Intensity: Dueling Dragons was consistently rated very well in roller coaster polls, and the general public since its opening. In the annual Golden Ticket Awards, between 2000 and 2012, the coaster peaked at the number 11 ranking, and fell no lower than 35th overall. Built by B&M of Switzerland, the roller coaster was among their breed of "inverted" roller coasters, which are well praised for their intensity, smoothness, and comfort.

The new Potter coaster will likely fall into a class of "tweener" rides. While it is not a family roller coaster, it does not look to be an extreme ride either. This ride will appeal to a wide audience, and while being able to accommodate families who want to ride the attraction together, it will have its thrilling moments to please those interested in the extreme rides. Nobody can accurately rank, review, or tell how a ride will turn out until they actually ride it. Most experts in the industry would predict, however that the new ride will not live up to the intensity of Dueling Dragons based on the track that we have already seen.

Overall Experience: Many factors add up to a ride's overall rating and ride experience. While either side of Dueling Dragons would have worked great as a standalone ride at many theme parks, the ride's large marketing point was the whole dueling aspect. No other roller coaster in the world as large as the attraction had ever dueled before at the time. When Universal put the loose article policy in place, banning all loose objects from entering the queue, and prohibiting the coaster from ever dueling again, it definitely hurt the ride experience. Dueling Dragons went from a ride experience that you could not see anywhere else to two intertwining "normal" inverted coasters, which in my mind is a large reason for its fall off of the Golden Ticket rankings.



The new Potter ride will not use dueling as its major focus. The theming built into the area, the ride vehicles, and the forwards-backwards launch transitions will all add up to this new attraction's experience. Do I believe that this attraction is going to be able to meet my ultimatum? I'm not sold yet.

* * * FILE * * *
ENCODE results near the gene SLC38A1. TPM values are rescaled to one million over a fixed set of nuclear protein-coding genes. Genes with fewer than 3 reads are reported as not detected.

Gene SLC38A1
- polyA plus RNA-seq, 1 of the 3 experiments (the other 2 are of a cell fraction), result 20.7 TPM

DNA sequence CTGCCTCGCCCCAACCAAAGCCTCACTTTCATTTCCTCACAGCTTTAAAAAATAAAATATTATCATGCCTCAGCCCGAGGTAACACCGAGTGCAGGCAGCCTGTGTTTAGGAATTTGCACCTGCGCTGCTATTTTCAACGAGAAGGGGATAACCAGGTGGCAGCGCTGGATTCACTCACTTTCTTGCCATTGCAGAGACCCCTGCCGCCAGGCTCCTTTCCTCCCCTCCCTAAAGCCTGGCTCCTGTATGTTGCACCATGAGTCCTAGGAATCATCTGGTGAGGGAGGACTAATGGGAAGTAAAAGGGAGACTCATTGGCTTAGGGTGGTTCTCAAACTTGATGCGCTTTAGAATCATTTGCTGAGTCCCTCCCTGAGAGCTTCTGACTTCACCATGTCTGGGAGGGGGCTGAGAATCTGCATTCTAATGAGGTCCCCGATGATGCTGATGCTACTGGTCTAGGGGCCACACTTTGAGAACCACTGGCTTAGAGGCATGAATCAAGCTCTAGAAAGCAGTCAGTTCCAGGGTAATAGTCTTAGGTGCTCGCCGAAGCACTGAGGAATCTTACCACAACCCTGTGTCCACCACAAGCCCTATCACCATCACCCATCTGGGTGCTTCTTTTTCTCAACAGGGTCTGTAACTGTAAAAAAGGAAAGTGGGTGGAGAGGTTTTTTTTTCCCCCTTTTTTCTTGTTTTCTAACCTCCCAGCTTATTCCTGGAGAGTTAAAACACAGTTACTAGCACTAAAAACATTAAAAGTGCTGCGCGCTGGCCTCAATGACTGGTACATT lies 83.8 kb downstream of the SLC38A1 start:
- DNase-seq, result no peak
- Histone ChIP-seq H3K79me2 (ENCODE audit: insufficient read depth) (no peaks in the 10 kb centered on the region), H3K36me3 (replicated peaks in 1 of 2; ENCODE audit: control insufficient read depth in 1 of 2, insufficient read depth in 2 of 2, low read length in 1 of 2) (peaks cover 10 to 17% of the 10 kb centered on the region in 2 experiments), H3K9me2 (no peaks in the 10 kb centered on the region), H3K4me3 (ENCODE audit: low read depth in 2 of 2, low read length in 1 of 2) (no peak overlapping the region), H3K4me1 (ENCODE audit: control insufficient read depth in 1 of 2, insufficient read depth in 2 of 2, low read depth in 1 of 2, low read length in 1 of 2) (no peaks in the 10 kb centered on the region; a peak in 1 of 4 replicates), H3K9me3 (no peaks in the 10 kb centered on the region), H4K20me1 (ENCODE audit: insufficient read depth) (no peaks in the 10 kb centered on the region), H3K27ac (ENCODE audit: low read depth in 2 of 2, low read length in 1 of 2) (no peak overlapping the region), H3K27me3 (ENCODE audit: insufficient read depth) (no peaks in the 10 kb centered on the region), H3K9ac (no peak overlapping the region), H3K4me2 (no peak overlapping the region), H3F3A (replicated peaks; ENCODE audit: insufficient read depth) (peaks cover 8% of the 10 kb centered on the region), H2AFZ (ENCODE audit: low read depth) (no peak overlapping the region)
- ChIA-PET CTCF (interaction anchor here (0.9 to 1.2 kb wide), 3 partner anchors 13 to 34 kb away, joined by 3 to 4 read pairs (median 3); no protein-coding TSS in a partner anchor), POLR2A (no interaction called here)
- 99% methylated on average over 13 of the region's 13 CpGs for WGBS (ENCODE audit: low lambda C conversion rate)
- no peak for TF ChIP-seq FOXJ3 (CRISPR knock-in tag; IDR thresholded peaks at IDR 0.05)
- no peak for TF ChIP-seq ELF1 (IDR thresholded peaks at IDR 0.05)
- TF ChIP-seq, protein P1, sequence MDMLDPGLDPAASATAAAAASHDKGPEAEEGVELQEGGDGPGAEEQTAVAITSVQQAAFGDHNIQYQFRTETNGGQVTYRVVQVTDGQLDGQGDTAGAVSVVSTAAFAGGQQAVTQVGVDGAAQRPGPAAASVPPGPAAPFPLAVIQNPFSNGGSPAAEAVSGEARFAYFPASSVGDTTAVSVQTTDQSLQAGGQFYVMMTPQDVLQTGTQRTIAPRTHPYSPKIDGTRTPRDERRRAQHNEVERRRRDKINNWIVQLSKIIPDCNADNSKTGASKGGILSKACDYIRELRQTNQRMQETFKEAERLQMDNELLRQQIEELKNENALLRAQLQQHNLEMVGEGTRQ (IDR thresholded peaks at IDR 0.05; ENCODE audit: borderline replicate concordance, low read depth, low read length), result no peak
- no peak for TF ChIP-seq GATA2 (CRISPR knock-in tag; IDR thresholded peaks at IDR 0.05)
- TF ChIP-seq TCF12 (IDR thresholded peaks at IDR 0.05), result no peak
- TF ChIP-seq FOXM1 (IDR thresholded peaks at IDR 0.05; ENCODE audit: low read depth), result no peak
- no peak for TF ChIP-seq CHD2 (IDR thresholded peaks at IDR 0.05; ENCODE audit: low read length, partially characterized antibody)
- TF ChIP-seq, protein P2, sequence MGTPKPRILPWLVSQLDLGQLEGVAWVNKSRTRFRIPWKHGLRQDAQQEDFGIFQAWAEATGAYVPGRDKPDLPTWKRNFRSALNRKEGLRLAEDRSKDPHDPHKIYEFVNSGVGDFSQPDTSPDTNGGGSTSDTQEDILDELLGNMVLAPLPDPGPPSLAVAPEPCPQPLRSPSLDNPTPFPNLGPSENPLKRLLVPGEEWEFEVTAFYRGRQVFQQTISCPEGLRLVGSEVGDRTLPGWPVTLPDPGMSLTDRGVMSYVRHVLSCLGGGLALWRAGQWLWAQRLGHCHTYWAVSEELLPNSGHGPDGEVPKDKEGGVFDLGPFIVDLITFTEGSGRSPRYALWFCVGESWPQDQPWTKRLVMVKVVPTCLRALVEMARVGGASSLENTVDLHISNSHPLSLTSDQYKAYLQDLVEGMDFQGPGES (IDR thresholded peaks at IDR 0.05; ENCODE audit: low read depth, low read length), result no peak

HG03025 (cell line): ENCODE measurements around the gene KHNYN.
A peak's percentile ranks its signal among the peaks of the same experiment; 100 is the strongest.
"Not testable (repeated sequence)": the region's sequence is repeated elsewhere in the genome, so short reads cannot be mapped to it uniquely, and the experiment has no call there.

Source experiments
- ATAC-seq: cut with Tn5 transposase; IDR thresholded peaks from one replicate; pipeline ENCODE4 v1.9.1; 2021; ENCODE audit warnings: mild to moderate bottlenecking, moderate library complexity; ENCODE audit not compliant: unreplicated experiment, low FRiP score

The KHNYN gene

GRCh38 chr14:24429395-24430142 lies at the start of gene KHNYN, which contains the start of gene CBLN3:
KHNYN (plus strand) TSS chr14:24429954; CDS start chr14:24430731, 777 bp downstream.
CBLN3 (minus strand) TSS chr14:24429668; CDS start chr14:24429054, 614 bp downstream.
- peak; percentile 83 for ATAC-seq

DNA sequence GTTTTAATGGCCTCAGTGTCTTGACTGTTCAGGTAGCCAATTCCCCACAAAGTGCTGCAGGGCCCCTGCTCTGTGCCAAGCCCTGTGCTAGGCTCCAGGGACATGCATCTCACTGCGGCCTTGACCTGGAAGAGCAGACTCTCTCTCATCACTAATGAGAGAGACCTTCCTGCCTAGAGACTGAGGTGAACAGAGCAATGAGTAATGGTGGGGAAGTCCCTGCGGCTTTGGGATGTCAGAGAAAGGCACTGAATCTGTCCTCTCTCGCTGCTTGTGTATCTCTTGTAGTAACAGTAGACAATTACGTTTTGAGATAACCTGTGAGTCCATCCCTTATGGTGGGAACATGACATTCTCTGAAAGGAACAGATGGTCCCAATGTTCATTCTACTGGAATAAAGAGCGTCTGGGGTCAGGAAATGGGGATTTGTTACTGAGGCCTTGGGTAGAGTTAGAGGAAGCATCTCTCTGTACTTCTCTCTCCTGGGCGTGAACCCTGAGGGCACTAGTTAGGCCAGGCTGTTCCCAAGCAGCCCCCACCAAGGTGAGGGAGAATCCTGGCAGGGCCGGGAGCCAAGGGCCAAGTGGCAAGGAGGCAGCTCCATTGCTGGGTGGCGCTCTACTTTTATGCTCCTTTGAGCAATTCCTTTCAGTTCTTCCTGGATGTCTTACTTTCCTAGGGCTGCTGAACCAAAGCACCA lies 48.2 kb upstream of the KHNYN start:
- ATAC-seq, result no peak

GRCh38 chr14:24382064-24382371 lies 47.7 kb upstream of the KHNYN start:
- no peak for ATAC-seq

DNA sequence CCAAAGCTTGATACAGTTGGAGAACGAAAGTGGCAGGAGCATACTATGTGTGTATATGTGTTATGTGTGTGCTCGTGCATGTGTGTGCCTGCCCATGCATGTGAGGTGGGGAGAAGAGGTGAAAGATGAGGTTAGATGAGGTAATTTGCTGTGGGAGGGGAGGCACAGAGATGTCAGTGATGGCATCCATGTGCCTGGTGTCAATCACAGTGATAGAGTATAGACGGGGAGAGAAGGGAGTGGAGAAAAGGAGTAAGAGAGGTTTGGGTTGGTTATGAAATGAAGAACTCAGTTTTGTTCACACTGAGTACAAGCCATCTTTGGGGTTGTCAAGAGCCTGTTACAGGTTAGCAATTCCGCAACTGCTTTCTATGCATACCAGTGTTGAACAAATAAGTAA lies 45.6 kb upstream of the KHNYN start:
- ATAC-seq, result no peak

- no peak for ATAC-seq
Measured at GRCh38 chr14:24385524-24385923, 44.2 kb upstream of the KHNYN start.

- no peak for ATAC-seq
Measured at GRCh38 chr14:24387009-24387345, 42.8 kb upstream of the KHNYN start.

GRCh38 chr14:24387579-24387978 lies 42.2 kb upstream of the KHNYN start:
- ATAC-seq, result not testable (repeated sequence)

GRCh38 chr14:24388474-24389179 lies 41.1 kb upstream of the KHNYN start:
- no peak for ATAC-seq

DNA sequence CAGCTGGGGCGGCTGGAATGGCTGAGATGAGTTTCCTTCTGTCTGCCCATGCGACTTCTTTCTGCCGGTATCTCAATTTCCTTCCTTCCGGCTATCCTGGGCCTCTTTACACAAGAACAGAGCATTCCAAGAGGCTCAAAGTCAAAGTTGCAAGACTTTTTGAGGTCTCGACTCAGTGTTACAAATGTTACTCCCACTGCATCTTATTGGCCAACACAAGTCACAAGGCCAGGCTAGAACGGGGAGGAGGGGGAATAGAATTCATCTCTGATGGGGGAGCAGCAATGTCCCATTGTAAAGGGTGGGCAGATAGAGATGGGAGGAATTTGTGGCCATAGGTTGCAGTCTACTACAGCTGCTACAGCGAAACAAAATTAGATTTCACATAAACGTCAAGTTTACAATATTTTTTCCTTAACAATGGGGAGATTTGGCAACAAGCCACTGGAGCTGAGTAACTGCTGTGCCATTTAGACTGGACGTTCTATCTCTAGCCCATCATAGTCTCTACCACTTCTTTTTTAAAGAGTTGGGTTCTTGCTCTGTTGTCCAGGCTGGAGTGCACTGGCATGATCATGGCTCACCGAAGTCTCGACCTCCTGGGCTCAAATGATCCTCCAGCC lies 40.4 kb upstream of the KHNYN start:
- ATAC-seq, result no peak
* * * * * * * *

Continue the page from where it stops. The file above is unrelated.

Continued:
I'm extremely happy that Universal is going for a ride system other than a screen-based simulator. I also believe that this ride is a great addition to the park, the Potter land, and in general given its theming and ride system. However, I am going to hold off until I see another roller coaster that can match the intensity and appeal of Dueling Dragons.

In other words, I have nothing against this new ride or the Potter theme at all, I'm just giving it some more time for Universal to redeem themselves with another project.

I have used Dueling Dragons as a large focal point of this article, but that attraction has not been my only gripe with the chain over the past decade or so. The removal of several classic attractions, such as Jaws, Twister, Earthquake, and several others for poor replacements have upset me over the years. While these attractions were in need of some refurbishment work and rehab, they were in my mind better attractions than their replacements as they used physical sets. (I am upset over the Jaws removal, but Potter was the only replacement that was somewhat justified)

Another project to keep our eyes on over the next year or so is the proposed Jurassic World coaster which may be at a more thrilling level than the Potter ride.  I plan on doing an article about that project soon. For now, I will continue to hold off until Universal can sway me to return.